The Knife is not a great fan of the theatre, although I’ve tried it often enough. Despite that, one literary work which continually produces examples for our present day is a play: Robert Bolt’s A Man For All Seasons. It’s probably no surprise that it’s too good a work to be tied down to a dreary stage, and in its finest manifestation it’s actually a truly wonderful – and Oscar winning – film, by Fred Zinnemann, from 45 years ago. Read the reviews. It’s a great movie not just because of numerous superb performances, and its authentic evocation of Tudor England, but because of its resonant, memorable dialogue. It places Thomas More firmly at the head of the greatest Englishman list.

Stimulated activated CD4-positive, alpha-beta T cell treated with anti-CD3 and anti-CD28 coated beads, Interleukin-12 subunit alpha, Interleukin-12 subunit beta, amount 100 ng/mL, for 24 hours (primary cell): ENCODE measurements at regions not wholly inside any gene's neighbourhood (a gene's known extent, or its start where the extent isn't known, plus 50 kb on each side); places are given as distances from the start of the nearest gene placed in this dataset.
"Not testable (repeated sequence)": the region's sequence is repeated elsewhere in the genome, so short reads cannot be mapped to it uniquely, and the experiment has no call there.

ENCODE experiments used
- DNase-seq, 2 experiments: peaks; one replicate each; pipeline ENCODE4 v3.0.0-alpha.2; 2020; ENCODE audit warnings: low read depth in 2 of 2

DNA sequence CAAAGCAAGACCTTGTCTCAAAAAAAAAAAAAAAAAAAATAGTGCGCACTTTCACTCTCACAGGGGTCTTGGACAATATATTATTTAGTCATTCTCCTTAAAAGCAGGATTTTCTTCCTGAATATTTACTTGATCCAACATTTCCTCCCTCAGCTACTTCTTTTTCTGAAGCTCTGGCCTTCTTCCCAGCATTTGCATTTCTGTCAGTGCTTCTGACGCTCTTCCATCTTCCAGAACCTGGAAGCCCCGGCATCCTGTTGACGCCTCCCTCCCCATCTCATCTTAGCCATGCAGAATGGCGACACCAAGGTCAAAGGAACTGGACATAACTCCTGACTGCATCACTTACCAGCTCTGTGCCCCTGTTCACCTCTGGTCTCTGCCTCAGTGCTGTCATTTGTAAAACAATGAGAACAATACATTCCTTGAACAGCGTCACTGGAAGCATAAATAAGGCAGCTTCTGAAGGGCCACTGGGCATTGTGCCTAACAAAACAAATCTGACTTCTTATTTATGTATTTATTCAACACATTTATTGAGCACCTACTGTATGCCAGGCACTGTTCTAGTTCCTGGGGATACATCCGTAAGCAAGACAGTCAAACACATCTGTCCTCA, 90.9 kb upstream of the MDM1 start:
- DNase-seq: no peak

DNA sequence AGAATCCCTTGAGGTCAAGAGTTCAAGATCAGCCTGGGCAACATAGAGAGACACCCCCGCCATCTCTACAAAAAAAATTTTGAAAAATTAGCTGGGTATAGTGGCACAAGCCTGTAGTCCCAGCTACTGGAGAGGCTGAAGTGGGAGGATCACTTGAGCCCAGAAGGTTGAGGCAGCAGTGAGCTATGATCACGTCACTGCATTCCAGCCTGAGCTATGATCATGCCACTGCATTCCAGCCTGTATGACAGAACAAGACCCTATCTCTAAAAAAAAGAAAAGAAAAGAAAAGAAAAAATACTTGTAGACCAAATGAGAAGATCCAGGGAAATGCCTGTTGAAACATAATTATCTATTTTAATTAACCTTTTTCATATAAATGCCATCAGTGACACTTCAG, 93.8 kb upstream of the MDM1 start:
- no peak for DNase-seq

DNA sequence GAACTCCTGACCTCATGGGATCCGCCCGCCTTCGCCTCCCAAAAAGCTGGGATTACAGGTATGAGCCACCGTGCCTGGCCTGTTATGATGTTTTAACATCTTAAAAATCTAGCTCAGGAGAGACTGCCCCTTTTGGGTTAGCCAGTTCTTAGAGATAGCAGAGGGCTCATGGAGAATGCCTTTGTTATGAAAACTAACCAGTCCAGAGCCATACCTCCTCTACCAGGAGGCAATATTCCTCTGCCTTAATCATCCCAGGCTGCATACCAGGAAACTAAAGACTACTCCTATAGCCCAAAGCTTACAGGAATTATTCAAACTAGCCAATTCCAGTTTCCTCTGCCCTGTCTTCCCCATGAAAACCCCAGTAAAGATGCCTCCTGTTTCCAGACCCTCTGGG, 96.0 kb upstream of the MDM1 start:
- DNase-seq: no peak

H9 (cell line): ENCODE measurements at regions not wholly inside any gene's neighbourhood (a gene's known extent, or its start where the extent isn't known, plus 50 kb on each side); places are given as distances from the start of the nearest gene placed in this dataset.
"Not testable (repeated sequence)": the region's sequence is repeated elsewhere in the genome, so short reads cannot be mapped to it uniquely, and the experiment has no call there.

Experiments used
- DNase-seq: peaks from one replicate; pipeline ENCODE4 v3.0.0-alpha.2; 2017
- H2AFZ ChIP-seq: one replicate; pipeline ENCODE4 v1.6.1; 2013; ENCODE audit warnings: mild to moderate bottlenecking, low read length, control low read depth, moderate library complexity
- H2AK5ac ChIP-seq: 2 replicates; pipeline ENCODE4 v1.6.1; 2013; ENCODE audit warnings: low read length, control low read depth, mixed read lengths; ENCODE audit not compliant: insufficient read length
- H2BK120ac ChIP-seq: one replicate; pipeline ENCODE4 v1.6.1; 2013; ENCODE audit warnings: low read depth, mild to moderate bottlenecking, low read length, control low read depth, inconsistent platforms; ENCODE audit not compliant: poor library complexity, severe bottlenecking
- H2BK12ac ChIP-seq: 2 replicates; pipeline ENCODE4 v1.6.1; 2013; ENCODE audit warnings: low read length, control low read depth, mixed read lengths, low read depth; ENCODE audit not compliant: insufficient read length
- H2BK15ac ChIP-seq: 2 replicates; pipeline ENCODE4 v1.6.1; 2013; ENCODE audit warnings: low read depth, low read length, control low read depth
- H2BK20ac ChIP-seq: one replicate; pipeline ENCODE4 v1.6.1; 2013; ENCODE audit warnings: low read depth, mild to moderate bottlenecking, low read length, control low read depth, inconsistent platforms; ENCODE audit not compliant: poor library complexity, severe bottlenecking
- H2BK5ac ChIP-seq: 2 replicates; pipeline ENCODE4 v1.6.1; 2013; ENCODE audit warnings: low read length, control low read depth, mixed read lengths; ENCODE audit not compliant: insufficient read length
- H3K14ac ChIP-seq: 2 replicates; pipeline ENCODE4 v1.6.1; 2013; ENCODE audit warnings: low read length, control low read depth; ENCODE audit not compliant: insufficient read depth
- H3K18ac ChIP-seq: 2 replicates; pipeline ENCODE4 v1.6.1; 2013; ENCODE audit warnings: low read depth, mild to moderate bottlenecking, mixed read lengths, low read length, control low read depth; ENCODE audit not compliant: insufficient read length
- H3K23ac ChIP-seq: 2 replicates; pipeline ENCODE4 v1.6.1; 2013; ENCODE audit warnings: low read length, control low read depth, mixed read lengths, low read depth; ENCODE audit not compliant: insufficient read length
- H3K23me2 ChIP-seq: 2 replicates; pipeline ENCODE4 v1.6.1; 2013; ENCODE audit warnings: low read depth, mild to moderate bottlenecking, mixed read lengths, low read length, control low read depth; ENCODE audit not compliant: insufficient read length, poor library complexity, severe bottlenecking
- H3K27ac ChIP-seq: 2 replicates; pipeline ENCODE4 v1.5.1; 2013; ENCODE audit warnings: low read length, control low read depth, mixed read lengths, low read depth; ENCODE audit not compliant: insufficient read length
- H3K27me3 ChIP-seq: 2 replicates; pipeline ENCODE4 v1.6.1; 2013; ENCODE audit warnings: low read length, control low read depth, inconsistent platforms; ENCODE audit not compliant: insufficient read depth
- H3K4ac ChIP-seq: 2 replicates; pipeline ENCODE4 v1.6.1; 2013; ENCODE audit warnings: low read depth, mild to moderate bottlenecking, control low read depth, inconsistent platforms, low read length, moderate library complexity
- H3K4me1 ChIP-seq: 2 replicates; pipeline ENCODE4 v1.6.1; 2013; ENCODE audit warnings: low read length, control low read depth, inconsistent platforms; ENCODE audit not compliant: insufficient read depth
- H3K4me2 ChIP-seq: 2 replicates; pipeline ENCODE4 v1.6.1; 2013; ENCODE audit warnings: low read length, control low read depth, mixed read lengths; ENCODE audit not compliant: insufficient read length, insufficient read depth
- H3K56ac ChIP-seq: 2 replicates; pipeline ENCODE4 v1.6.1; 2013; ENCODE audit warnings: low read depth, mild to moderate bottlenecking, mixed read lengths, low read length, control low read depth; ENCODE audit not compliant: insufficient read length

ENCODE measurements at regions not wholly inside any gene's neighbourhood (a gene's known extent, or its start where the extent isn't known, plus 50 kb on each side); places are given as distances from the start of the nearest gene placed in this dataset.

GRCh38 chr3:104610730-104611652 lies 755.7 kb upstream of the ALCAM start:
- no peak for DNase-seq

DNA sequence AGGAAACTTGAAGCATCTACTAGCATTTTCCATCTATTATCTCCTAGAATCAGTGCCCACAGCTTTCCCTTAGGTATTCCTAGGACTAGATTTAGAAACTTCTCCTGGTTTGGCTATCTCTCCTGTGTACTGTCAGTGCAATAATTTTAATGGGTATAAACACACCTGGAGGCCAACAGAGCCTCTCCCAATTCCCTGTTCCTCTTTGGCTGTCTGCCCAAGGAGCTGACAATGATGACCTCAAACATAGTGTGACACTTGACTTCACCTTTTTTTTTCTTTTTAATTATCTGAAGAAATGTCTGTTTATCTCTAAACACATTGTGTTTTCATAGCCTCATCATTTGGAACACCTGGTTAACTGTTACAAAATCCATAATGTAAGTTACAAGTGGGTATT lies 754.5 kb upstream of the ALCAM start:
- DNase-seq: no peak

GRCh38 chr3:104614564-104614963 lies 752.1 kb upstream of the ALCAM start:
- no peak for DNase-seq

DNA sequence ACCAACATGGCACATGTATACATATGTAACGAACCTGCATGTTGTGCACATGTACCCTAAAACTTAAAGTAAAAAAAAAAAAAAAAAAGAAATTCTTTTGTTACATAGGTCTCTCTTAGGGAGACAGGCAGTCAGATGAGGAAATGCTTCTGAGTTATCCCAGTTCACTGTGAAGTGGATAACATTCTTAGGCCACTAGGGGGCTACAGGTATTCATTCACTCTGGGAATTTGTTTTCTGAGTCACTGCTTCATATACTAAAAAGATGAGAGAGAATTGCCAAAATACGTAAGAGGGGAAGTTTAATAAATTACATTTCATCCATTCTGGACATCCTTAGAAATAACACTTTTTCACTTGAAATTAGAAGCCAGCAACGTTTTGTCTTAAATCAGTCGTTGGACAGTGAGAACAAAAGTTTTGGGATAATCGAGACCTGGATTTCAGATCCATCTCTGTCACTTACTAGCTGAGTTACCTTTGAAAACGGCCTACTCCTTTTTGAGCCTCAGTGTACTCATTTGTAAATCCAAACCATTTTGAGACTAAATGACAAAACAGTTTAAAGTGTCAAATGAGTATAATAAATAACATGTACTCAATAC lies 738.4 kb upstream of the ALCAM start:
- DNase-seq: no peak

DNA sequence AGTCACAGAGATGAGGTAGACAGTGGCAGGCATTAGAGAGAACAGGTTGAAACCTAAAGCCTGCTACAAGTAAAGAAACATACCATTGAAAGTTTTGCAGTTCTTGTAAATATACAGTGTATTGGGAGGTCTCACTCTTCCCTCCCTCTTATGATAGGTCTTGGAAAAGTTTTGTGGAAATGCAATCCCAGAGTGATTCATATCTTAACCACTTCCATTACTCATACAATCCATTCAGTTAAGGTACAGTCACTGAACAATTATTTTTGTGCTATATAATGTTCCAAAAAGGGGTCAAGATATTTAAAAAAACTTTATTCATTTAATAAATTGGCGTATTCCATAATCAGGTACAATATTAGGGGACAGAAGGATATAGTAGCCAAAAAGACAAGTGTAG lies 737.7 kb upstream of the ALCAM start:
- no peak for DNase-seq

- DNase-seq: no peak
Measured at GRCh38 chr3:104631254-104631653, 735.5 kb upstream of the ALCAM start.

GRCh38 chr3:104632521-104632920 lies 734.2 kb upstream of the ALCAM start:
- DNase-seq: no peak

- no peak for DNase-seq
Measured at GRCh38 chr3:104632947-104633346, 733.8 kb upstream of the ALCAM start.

It crops up all the time, but it sprang to mind today while watching the Dale Farm evictions, with numerous “activists”, ie. not the travellers, fulminating about how the law is wrong. Here’s the dialogue, see if you see the relevance:
William Roper: So, now you give the Devil the benefit of law!
Sir Thomas More: Yes! What would you do? Cut a great road through the law to get after the Devil?
William Roper: Yes, I’d cut down every law in England to do that!
Sir Thomas More: Oh? And when the last law was down, and the Devil turned ’round on you, where would you hide, Roper, the laws all being flat? This country is planted thick with laws, from coast to coast, Man’s laws, not God’s! And if you cut them down, and you’re just the man to do it, do you really think you could stand upright in the winds that would blow then? Yes, I’d give the Devil benefit of law, for my own safety’s sake!